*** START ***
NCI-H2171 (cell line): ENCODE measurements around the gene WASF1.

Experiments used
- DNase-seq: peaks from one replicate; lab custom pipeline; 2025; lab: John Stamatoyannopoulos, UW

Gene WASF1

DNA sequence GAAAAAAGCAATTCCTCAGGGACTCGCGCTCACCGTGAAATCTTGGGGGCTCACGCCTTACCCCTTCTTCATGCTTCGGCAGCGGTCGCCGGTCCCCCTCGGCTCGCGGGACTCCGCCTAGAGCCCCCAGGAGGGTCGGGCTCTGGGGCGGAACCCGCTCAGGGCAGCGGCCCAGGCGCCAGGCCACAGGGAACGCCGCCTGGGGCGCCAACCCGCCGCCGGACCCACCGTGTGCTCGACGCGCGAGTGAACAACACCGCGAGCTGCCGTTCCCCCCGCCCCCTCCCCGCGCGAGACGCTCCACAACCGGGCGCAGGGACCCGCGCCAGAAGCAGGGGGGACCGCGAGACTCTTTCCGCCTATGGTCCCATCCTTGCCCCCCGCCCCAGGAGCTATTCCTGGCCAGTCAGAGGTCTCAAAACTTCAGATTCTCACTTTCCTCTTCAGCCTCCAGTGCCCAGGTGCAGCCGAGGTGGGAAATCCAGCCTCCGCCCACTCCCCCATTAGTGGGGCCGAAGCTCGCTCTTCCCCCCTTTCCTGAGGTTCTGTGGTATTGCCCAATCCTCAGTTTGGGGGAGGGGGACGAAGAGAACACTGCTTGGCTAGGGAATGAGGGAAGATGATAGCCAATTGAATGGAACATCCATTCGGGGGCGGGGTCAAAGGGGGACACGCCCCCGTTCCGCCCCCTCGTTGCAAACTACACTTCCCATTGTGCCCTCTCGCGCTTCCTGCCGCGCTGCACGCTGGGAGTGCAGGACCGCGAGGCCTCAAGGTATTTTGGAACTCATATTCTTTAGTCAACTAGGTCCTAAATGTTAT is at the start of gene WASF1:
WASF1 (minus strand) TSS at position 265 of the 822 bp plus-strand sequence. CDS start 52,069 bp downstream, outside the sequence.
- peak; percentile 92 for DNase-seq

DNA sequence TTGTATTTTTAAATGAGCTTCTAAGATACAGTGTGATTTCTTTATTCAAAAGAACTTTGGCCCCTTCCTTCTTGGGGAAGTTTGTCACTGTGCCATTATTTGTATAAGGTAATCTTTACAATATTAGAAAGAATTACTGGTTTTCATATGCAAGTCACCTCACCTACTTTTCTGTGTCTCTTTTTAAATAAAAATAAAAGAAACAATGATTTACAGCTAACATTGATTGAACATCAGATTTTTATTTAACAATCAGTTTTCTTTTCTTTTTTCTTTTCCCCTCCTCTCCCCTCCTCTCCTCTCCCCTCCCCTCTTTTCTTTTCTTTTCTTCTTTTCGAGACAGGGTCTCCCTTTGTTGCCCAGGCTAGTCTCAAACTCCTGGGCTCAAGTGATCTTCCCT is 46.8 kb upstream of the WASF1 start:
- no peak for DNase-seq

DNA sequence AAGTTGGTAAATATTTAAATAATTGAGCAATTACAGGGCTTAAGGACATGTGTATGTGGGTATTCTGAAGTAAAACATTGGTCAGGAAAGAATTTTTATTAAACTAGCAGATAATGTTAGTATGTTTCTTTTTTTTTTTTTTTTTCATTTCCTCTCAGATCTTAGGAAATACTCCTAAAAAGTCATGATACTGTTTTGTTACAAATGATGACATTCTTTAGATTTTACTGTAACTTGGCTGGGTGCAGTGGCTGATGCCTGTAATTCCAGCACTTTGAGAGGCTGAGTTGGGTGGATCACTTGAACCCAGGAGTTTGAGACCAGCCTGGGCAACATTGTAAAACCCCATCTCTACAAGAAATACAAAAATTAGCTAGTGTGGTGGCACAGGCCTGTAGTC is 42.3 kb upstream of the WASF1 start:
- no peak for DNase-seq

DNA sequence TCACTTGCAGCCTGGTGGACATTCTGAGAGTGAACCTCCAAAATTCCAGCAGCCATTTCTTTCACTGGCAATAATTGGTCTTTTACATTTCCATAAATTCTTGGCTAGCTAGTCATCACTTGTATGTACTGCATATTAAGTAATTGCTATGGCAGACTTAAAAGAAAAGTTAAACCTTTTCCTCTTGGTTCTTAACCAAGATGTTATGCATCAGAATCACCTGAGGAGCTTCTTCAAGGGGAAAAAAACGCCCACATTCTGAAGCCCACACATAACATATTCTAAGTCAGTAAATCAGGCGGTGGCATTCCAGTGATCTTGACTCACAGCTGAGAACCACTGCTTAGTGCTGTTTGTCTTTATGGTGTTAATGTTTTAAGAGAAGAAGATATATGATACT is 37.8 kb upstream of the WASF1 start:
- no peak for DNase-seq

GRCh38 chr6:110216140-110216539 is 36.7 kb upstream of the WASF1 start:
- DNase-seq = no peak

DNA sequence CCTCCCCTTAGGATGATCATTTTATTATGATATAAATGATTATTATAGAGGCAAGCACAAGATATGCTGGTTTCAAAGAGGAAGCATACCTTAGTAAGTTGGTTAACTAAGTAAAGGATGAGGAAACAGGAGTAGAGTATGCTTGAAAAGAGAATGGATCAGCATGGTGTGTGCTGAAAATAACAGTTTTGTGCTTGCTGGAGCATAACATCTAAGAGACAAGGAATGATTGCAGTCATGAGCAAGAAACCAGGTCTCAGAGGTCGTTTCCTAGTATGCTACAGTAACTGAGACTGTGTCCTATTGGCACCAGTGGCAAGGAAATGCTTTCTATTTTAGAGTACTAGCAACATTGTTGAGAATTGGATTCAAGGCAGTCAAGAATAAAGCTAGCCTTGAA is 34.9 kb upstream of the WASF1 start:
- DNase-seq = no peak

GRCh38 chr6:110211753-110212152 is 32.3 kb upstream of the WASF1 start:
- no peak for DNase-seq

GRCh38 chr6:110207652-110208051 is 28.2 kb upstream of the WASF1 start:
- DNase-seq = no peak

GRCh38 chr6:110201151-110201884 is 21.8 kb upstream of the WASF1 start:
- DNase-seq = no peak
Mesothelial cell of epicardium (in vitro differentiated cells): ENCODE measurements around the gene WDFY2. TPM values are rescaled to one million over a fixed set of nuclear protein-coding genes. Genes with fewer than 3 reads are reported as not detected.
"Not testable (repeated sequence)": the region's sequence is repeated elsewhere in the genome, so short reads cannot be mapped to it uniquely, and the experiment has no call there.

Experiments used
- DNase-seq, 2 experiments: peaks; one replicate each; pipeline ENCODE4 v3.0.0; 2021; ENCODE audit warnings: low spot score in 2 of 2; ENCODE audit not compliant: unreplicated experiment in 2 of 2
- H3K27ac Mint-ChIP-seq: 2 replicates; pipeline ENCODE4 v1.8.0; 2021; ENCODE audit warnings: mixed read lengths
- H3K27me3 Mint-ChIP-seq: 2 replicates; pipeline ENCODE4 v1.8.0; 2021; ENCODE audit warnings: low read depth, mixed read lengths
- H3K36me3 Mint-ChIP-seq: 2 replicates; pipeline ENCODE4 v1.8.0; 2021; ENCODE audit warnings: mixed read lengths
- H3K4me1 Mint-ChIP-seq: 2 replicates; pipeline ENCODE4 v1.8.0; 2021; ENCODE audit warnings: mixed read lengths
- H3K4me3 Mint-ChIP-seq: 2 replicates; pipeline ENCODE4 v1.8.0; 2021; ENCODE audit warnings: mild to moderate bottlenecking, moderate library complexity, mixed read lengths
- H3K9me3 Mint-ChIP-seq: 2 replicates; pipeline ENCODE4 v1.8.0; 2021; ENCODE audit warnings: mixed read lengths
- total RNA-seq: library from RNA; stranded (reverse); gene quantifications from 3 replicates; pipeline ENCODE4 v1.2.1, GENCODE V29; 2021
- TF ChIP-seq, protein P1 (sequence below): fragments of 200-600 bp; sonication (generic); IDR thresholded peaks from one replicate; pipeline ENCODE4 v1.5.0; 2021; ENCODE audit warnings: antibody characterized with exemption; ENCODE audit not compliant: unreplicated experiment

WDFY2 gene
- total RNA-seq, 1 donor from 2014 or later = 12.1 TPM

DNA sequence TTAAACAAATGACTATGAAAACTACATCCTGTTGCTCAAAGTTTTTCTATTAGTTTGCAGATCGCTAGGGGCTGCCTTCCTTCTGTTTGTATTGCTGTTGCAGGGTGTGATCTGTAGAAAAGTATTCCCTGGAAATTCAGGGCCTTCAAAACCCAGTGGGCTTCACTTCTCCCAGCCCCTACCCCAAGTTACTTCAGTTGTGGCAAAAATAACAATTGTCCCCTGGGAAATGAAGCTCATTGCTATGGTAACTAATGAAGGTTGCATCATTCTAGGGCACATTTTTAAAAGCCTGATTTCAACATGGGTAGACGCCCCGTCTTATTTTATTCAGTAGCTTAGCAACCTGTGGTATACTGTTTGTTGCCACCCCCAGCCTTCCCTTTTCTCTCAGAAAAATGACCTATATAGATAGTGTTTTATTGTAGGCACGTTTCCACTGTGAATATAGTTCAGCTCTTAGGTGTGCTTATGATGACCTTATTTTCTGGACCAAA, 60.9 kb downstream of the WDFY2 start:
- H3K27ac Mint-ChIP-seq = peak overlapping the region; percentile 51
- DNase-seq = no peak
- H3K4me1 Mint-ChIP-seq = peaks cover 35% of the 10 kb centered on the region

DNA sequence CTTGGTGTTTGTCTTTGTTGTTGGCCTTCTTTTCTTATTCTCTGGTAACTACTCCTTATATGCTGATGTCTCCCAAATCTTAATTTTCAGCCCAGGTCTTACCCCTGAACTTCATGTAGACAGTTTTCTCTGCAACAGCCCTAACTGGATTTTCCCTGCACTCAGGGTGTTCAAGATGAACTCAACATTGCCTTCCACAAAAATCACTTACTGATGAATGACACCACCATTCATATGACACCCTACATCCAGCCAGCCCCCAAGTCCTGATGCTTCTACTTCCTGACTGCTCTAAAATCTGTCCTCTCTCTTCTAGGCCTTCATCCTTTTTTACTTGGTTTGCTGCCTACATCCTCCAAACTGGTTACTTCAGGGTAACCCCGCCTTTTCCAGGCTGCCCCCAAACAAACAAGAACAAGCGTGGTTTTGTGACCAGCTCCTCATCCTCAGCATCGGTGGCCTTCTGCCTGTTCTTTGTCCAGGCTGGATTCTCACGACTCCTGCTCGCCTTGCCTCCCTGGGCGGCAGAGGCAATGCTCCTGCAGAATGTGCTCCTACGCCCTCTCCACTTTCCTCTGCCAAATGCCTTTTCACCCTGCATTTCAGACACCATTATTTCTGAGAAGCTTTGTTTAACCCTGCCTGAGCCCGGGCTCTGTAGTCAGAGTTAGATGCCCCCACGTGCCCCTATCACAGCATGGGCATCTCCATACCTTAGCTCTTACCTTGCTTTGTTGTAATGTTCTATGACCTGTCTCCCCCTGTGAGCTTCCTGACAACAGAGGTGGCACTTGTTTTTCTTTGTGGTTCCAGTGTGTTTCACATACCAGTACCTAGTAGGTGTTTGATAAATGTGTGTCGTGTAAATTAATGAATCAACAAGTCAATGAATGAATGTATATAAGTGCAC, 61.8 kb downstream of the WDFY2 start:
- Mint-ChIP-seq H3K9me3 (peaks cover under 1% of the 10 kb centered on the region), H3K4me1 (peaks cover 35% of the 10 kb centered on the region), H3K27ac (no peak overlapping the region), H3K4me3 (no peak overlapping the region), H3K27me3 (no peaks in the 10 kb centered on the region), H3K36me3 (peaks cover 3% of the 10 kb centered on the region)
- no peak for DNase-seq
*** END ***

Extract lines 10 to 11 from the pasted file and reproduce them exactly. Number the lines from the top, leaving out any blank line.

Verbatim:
DNA sequence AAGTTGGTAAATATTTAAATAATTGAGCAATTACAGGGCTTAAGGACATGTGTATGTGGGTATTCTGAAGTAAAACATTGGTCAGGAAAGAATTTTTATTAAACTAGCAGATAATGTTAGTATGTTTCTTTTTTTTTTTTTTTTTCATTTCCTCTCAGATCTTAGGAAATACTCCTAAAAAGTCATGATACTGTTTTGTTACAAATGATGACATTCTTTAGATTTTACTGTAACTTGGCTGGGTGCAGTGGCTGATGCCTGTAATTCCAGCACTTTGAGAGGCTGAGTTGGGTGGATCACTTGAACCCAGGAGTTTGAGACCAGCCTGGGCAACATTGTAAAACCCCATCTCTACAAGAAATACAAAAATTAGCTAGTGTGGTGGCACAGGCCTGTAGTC is 42.3 kb upstream of the WASF1 start:
- no peak for DNase-seq